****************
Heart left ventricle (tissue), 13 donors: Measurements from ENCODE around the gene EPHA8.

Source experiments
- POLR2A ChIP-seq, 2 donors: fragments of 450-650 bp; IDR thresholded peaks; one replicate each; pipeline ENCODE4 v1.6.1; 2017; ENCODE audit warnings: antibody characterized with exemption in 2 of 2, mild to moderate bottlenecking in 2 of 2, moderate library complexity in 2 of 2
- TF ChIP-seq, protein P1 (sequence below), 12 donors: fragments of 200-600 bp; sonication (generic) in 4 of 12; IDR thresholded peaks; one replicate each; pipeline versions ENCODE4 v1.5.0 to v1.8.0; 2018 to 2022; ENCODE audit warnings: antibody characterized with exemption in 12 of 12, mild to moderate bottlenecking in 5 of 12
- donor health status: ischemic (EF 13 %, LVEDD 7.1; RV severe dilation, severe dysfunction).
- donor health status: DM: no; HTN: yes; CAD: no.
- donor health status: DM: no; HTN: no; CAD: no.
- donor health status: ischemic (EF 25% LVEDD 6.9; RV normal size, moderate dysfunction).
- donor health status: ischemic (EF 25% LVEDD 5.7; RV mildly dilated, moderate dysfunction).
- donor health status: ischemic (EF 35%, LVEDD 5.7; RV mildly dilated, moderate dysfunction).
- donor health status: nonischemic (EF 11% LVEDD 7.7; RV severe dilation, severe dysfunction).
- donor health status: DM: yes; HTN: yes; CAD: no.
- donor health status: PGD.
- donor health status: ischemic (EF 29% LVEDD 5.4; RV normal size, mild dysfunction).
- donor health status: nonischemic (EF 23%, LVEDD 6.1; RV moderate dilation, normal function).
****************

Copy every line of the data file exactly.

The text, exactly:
Heart left ventricle (tissue), 13 donors: Measurements from ENCODE around the gene EPHA8.

Source experiments
- POLR2A ChIP-seq, 2 donors: fragments of 450-650 bp; IDR thresholded peaks; one replicate each; pipeline ENCODE4 v1.6.1; 2017; ENCODE audit warnings: antibody characterized with exemption in 2 of 2, mild to moderate bottlenecking in 2 of 2, moderate library complexity in 2 of 2
- TF ChIP-seq, protein P1 (sequence below), 12 donors: fragments of 200-600 bp; sonication (generic) in 4 of 12; IDR thresholded peaks; one replicate each; pipeline versions ENCODE4 v1.5.0 to v1.8.0; 2018 to 2022; ENCODE audit warnings: antibody characterized with exemption in 12 of 12, mild to moderate bottlenecking in 5 of 12
- donor health status: ischemic (EF 13 %, LVEDD 7.1; RV severe dilation, severe dysfunction).
- donor health status: DM: no; HTN: yes; CAD: no.
- donor health status: DM: no; HTN: no; CAD: no.
- donor health status: ischemic (EF 25% LVEDD 6.9; RV normal size, moderate dysfunction).
- donor health status: ischemic (EF 25% LVEDD 5.7; RV mildly dilated, moderate dysfunction).
- donor health status: ischemic (EF 35%, LVEDD 5.7; RV mildly dilated, moderate dysfunction).
- donor health status: nonischemic (EF 11% LVEDD 7.7; RV severe dilation, severe dysfunction).
- donor health status: DM: yes; HTN: yes; CAD: no.
- donor health status: PGD.
- donor health status: ischemic (EF 29% LVEDD 5.4; RV normal size, mild dysfunction).
- donor health status: nonischemic (EF 23%, LVEDD 6.1; RV moderate dilation, normal function).